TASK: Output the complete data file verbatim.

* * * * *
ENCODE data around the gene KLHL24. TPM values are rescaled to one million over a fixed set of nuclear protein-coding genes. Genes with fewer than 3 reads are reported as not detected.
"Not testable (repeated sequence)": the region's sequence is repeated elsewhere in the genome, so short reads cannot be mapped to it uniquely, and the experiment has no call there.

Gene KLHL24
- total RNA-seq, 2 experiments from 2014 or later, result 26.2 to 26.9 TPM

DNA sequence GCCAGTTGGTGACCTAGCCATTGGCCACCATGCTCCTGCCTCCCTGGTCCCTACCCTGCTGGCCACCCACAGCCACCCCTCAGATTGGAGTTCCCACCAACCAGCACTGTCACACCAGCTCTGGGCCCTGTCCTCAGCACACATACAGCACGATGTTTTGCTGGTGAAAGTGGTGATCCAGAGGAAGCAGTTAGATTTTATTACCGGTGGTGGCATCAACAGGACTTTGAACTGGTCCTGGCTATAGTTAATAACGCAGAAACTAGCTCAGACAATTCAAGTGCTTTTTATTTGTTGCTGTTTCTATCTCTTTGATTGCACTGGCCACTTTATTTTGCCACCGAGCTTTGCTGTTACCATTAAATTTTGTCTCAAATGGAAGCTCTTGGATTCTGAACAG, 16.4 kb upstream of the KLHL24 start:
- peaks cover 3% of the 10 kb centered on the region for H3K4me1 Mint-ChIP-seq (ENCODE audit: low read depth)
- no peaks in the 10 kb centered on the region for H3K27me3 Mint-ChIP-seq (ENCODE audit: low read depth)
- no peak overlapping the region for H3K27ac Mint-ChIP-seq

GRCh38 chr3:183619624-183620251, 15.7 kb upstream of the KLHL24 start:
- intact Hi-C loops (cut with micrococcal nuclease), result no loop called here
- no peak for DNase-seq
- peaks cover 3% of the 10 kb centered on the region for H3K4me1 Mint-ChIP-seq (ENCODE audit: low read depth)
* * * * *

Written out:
ENCODE data around the gene KLHL24. TPM values are rescaled to one million over a fixed set of nuclear protein-coding genes. Genes with fewer than 3 reads are reported as not detected.
"Not testable (repeated sequence)": the region's sequence is repeated elsewhere in the genome, so short reads cannot be mapped to it uniquely, and the experiment has no call there.

Gene KLHL24
- total RNA-seq, 2 experiments from 2014 or later, result 26.2 to 26.9 TPM

DNA sequence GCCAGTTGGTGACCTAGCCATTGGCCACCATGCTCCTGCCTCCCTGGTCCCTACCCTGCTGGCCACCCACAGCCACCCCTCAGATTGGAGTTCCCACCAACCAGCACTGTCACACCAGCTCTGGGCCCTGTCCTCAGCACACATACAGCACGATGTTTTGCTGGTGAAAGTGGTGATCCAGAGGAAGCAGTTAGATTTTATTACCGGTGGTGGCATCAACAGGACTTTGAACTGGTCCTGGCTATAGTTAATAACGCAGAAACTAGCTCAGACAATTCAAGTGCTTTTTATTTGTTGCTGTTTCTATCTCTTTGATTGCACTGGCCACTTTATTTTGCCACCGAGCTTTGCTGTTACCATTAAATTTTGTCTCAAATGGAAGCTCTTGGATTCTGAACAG, 16.4 kb upstream of the KLHL24 start:
- peaks cover 3% of the 10 kb centered on the region for H3K4me1 Mint-ChIP-seq (ENCODE audit: low read depth)
- no peaks in the 10 kb centered on the region for H3K27me3 Mint-ChIP-seq (ENCODE audit: low read depth)
- no peak overlapping the region for H3K27ac Mint-ChIP-seq

GRCh38 chr3:183619624-183620251, 15.7 kb upstream of the KLHL24 start:
- intact Hi-C loops (cut with micrococcal nuclease), result no loop called here
- no peak for DNase-seq
- peaks cover 3% of the 10 kb centered on the region for H3K4me1 Mint-ChIP-seq (ENCODE audit: low read depth)